Are Pittsburgh EPA Projects environmentalism or anti-homelessness?

Written By Carson Folio, Staff Writer

It was winter break, and I was on the way to work riding the bus out of the North Side. I
remember that during my bus rides before moving onto campus I would regularly see a large
homeless encampment on Stockton Avenue. While I thought it was unfortunate, seeing the
encampment did not bother me; rather, I just hoped that the people in such a situation could find
housing and were not bullied by the city.

Until that was exactly what happened. The city of Pittsburgh forced all the residents to vacate in
the middle of December, with spokesperson for Mayor Ed Gainey citing “broader safety and
public health concerns.” Some people believed it was a good thing because they think that
homeless encampments are an eyesore, but that is not even the right way to look at the issue.
That is for another article, though. My biggest issue next to depriving people of their right to
housing would be the signs posted on the large fences that have gone up around where this
encampment once was.

They warn of a Superfund site with infectious waste and instructs readers
to call a phone number for more info. A Superfund site is described by the PA EPA as a site that
“releases of hazardous substances into the environment have occurred or could potentially
occur.” While that is a rather vague definition, Superfund sites tend to be so toxic that it is plain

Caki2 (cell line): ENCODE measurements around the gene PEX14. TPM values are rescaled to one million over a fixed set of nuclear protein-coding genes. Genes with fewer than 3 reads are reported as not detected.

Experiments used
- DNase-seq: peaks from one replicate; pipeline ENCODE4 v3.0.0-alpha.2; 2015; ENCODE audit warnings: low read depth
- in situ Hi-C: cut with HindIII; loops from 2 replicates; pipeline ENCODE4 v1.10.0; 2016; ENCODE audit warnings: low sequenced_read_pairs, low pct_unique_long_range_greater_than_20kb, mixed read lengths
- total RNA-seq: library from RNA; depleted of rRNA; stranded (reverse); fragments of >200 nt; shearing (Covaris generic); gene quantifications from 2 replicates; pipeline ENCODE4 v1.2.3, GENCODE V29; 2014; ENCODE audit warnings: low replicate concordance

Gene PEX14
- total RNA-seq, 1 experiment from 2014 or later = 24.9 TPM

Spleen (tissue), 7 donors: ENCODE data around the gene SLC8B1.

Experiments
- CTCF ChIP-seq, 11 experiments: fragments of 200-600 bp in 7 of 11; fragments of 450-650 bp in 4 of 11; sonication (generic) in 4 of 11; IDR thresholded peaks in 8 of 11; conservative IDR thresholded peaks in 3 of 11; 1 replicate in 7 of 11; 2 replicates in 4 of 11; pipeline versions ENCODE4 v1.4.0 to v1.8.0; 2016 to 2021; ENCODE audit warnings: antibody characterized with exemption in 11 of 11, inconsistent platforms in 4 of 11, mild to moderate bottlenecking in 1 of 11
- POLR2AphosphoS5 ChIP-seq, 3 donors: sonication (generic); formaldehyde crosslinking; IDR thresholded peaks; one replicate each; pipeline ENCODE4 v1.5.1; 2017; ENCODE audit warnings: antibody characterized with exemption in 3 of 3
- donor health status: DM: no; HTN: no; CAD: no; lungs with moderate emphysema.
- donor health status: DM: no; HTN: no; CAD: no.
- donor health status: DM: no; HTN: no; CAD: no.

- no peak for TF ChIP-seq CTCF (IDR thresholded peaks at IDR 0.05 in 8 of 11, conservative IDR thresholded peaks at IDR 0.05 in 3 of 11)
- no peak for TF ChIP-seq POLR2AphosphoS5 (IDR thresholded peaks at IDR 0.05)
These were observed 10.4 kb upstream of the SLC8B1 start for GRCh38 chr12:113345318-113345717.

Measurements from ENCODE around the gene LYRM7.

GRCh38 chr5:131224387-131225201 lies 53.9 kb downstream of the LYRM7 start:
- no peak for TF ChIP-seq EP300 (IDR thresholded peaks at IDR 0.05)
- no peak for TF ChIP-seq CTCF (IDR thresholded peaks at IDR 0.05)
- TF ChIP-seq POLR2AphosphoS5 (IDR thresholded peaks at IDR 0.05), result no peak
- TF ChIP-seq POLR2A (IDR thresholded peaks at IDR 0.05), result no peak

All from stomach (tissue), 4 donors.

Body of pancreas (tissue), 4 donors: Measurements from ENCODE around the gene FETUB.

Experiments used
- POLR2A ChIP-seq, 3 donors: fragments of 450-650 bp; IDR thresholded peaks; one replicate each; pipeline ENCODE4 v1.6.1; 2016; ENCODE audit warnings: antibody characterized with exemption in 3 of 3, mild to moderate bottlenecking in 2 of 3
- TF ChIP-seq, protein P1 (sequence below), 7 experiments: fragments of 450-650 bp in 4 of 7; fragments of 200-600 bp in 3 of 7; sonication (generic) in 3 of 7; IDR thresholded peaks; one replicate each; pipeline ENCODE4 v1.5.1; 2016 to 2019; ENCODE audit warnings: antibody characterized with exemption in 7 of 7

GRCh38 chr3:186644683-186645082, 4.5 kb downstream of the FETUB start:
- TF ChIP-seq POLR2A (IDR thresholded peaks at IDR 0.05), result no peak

and obvious. Thankfully, the EPA on a federal level has a website that allows anyone to look at
Superfund sites both active and inactive; inactive meaning that the Superfund site has
successfully been cleaned up to a level acceptable to the U.S EPA.
One problem, though; The supposed Superfund site on Stockton Avenue is not listed at all.
Searching for the site anywhere provides no results. Considering that the U.S EPA regularly
updates their logs, something is very wrong here.

The area where the encampment once was shares nothing in common with the listed Superfund sites in PA; where one would expect to see
rust-colored water and have their nose burned by the smell of volatile organic compounds,
instead all that is seen is well-kept grass. No obvious chemicals and no horrid smells. This is not
normal for a Superfund site.

What does this mean? Unfortunately, that will be hard to figure out. The phone number on the
signs posted goes to the mayor’s office but a call to them asking about this Superfund site went
unanswered. Twice. The possibility of this plot of land falsely being classified as a Superfund site
would not only make people celebrate the city’s efforts in further displacing homeless people but
also invoke thoughts of an immediate need to fix the site. The environmental problem aspect
only creates more problems though, as that will make people be very wary of the North Shore
and maybe even all of Pittsburgh. The only confirmed Superfund site near Pittsburgh is in
Coraopolis – which is not close at all. Surely the government in Pittsburgh does not want the city
to be seen as toxic again.

The lack of reporting on this Superfund site speaks volumes. Misleading the public to get them to
be okay with city officials treating homeless people like they do not deserve empathy or a place
to live is cruel and needs to stop. Supporting true environmentalism and the cleanup of
confirmed Superfund sites is something I can get behind, though.